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The Mechanics of Safe Sex

How To Make Some Common Sexual Activities Safer

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Updated October 10, 2013

People spend a lot of time talking about safe sex (...or safer sex, the term I actually prefer). Sure, there are psychological and choice issues involved in safer sex practices, but what about the nitty gritty mechanics of safer sex? What does "safer" entail? Here is a brief overview of how to make some common sexual activities safer.

Cunnilingus

Cunnilingus is the act of performing oral sex on a woman. One way to make cunnilingus safer is to use a barrier to cover the woman’s vulva. A barrier can be a dental dam, a condom slit open down one side and unrolled, or even a piece of non-microwaveable plastic wrap. But, whatever you use, just make certain not to accidentally flip it over mid-act.

Fellatio

Fellatio (a blow job) is the act of performing oral sex on a man. Oral sex isn't safe sex, but you can make a blow job safer by putting a condom on your partner after he has become physically aroused, but before ejaculation. It is possible to put a condom on someone using your mouth, but it requires practice. Fortunately, it’s not that difficult to find a willing voluntee... or a banana.

Vaginal/Anal Sex

To make intercourse, either with a penis or with a sex toy, safer, use a condom. Male condoms are easier to use, but some people prefer female condoms for vaginal intercourse since they cover more of the surface of the vulva and as such may provide some additional protection. However, it’s important to be careful, since it is easy to use a female condom incorrectly.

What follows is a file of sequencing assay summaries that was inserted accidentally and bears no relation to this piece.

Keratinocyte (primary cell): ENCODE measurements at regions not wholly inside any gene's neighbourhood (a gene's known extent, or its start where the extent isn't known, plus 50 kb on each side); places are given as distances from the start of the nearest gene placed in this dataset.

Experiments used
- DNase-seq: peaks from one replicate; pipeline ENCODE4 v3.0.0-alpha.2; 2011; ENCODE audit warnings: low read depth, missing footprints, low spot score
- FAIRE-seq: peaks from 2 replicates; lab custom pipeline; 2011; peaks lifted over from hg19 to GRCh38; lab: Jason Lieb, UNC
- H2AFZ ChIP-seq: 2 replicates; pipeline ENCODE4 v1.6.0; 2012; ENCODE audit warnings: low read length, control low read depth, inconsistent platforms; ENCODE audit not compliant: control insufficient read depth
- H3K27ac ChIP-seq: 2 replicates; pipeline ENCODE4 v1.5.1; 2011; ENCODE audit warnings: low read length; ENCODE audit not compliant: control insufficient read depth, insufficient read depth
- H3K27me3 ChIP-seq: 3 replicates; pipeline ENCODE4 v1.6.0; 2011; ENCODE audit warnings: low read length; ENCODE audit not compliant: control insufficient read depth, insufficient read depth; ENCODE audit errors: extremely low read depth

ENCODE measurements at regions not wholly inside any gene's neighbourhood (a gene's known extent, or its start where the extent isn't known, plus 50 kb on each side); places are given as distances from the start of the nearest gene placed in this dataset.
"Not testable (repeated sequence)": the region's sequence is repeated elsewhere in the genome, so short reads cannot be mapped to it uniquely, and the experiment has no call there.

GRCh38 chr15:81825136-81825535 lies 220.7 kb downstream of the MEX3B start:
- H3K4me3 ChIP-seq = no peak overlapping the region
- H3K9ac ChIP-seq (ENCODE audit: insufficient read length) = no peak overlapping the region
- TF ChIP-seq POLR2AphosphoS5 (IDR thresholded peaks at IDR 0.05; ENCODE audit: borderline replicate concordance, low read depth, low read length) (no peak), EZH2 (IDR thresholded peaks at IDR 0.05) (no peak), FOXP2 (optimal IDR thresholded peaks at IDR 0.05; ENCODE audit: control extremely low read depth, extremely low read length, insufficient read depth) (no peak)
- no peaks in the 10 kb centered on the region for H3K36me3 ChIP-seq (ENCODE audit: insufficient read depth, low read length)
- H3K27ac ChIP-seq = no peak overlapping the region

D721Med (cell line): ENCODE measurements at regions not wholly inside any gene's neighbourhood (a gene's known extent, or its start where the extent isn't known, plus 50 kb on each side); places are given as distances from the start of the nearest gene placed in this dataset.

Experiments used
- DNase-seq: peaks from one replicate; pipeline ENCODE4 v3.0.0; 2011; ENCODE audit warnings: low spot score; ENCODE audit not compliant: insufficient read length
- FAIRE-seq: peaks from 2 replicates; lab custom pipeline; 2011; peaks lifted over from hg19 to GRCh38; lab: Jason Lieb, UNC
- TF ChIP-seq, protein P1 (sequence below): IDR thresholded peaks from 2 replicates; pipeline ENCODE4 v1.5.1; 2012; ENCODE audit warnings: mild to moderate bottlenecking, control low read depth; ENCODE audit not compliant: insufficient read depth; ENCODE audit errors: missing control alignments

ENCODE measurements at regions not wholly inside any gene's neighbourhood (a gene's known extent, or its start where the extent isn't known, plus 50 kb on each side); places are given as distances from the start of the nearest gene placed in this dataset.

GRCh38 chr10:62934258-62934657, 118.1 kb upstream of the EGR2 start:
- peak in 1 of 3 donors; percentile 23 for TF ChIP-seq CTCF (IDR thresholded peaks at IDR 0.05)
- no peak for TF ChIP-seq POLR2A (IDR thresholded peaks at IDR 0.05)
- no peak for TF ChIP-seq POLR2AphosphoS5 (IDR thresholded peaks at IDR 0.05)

Detailed instructions for how to use a male condom and how to use a female condom can be found at the links. It is also extremely important to use a condom-safe water or silicone based lubricant during intercourse. Proper lubrication not only makes it less likely that a condom will break, or delicate tissues will be damaged, it makes sex more fun!

Digital Sex/Fisting/Fingering

Digital sex doesn’t mean looking at pornography on your computer. It means using your fingers to penetrate your partner. Using gloves, or finger cots (essentially little condoms for your fingers), can reduce your risk of being exposed to any viruses or bacteria that are in your partner’s secretions... and keep your partner from being exposed to anything living under your fingernails. Just as with condoms, you should always switch gloves if you move from penetrating the vagina to the anus, or vice versa.

Rimming

Rimming, or oral-anal contact carries a number of potential health hazards. There is a risk of infection not just from STDs but also from intestinal bacteria. It is therefore very important to use a dental dam when performing oral-anal contact to keep yourself safe. If you don’t want to buy a dental dam, they can be made by cutting a condom down one side and unrolling it, from a latex glove, or even from non-microwaveable plastic wrap.

Next: Understanding the risks of anal sex...

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